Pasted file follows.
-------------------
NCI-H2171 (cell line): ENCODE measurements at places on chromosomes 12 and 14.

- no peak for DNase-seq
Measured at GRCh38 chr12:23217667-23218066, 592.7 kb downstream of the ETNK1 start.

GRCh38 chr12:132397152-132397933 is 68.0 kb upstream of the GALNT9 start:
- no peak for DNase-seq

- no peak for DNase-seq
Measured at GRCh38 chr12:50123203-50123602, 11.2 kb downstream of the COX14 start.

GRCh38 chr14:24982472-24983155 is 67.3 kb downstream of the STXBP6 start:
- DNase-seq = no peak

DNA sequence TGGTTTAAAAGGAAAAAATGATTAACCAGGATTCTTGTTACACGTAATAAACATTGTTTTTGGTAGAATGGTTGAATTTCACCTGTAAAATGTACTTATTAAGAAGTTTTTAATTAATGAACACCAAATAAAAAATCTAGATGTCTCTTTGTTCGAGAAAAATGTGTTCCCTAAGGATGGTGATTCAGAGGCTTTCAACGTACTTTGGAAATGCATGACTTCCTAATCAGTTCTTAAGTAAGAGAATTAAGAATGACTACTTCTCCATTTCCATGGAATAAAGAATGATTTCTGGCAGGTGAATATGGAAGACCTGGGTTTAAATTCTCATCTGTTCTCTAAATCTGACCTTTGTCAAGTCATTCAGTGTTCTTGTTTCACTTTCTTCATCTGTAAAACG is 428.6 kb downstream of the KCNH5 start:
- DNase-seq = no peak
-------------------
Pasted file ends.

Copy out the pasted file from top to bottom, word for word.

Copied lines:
NCI-H2171 (cell line): ENCODE measurements at places on chromosomes 12 and 14.

- no peak for DNase-seq
Measured at GRCh38 chr12:23217667-23218066, 592.7 kb downstream of the ETNK1 start.

GRCh38 chr12:132397152-132397933 is 68.0 kb upstream of the GALNT9 start:
- no peak for DNase-seq

- no peak for DNase-seq
Measured at GRCh38 chr12:50123203-50123602, 11.2 kb downstream of the COX14 start.

GRCh38 chr14:24982472-24983155 is 67.3 kb downstream of the STXBP6 start:
- DNase-seq = no peak

DNA sequence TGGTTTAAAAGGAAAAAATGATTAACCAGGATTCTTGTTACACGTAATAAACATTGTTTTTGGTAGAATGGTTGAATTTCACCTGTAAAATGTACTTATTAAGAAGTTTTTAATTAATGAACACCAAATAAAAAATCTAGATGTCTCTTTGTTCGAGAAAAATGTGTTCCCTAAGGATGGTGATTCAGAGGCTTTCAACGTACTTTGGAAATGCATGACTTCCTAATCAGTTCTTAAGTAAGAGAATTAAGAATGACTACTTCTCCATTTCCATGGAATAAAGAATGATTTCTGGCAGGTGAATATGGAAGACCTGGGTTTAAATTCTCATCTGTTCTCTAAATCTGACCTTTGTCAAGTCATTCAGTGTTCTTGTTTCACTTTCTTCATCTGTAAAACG is 428.6 kb downstream of the KCNH5 start:
- DNase-seq = no peak